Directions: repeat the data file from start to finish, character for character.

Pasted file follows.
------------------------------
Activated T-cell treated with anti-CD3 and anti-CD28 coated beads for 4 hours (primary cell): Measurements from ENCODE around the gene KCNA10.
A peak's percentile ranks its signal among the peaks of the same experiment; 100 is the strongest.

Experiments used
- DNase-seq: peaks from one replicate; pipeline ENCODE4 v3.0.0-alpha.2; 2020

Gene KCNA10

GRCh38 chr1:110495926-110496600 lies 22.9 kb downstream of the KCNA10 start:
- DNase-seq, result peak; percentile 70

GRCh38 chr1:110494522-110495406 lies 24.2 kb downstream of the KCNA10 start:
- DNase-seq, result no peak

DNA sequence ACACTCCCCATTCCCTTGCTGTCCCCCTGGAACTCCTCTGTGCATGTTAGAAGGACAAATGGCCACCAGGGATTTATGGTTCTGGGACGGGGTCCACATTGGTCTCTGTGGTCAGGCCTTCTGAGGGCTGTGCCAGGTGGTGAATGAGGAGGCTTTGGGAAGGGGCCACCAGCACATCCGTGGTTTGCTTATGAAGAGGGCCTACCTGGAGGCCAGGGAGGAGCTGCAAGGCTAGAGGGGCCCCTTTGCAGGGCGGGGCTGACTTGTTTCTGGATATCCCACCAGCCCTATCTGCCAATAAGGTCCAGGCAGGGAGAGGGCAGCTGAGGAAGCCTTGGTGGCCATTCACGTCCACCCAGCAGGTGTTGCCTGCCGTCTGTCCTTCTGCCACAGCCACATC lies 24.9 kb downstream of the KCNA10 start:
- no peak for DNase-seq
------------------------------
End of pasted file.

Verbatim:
Activated T-cell treated with anti-CD3 and anti-CD28 coated beads for 4 hours (primary cell): Measurements from ENCODE around the gene KCNA10.
A peak's percentile ranks its signal among the peaks of the same experiment; 100 is the strongest.

Experiments used
- DNase-seq: peaks from one replicate; pipeline ENCODE4 v3.0.0-alpha.2; 2020

Gene KCNA10

GRCh38 chr1:110495926-110496600 lies 22.9 kb downstream of the KCNA10 start:
- DNase-seq, result peak; percentile 70

GRCh38 chr1:110494522-110495406 lies 24.2 kb downstream of the KCNA10 start:
- DNase-seq, result no peak

DNA sequence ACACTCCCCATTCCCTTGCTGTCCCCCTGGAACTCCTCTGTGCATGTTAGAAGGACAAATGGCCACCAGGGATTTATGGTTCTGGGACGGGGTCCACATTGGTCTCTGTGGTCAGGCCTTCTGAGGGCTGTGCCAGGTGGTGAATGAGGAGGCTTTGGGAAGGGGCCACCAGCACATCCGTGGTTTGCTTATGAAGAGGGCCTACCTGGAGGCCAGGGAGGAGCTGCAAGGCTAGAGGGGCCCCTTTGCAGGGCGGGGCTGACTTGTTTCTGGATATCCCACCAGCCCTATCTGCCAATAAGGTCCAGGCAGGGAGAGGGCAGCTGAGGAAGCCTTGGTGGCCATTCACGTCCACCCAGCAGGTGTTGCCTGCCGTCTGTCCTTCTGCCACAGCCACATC lies 24.9 kb downstream of the KCNA10 start:
- no peak for DNase-seq